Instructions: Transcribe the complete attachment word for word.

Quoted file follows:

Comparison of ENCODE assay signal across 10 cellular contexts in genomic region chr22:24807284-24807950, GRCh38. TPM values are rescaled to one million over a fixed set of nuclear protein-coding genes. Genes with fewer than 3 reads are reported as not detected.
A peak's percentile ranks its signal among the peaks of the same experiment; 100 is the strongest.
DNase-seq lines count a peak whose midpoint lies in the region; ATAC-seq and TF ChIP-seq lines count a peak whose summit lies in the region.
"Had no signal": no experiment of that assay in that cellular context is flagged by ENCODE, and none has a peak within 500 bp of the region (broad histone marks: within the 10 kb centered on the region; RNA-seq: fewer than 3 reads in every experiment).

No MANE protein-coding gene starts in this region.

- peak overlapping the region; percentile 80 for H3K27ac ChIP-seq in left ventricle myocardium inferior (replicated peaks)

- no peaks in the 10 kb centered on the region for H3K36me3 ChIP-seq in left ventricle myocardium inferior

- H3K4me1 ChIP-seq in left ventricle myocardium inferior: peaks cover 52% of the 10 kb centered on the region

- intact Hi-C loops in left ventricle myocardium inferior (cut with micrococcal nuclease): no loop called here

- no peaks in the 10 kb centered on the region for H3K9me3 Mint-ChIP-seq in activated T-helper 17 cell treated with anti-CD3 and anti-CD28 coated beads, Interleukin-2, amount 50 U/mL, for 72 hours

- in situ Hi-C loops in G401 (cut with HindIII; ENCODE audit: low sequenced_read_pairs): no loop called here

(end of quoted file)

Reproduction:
Comparison of ENCODE assay signal across 10 cellular contexts in genomic region chr22:24807284-24807950, GRCh38. TPM values are rescaled to one million over a fixed set of nuclear protein-coding genes. Genes with fewer than 3 reads are reported as not detected.
A peak's percentile ranks its signal among the peaks of the same experiment; 100 is the strongest.
DNase-seq lines count a peak whose midpoint lies in the region; ATAC-seq and TF ChIP-seq lines count a peak whose summit lies in the region.
"Had no signal": no experiment of that assay in that cellular context is flagged by ENCODE, and none has a peak within 500 bp of the region (broad histone marks: within the 10 kb centered on the region; RNA-seq: fewer than 3 reads in every experiment).

No MANE protein-coding gene starts in this region.

- peak overlapping the region; percentile 80 for H3K27ac ChIP-seq in left ventricle myocardium inferior (replicated peaks)

- no peaks in the 10 kb centered on the region for H3K36me3 ChIP-seq in left ventricle myocardium inferior

- H3K4me1 ChIP-seq in left ventricle myocardium inferior: peaks cover 52% of the 10 kb centered on the region

- intact Hi-C loops in left ventricle myocardium inferior (cut with micrococcal nuclease): no loop called here

- no peaks in the 10 kb centered on the region for H3K9me3 Mint-ChIP-seq in activated T-helper 17 cell treated with anti-CD3 and anti-CD28 coated beads, Interleukin-2, amount 50 U/mL, for 72 hours

- in situ Hi-C loops in G401 (cut with HindIII; ENCODE audit: low sequenced_read_pairs): no loop called here